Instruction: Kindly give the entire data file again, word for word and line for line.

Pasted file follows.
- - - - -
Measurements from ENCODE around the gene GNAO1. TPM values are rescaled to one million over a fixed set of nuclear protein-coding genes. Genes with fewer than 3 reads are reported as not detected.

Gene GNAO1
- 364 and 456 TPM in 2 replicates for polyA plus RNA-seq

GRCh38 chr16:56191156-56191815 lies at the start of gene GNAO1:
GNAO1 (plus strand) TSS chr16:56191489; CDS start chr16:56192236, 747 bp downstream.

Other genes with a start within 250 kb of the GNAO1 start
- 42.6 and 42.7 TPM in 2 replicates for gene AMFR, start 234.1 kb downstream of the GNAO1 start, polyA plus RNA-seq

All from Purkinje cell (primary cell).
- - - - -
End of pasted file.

Measurements from ENCODE around the gene GNAO1. TPM values are rescaled to one million over a fixed set of nuclear protein-coding genes. Genes with fewer than 3 reads are reported as not detected.

Gene GNAO1
- 364 and 456 TPM in 2 replicates for polyA plus RNA-seq

GRCh38 chr16:56191156-56191815 lies at the start of gene GNAO1:
GNAO1 (plus strand) TSS chr16:56191489; CDS start chr16:56192236, 747 bp downstream.

Other genes with a start within 250 kb of the GNAO1 start
- 42.6 and 42.7 TPM in 2 replicates for gene AMFR, start 234.1 kb downstream of the GNAO1 start, polyA plus RNA-seq

All from Purkinje cell (primary cell).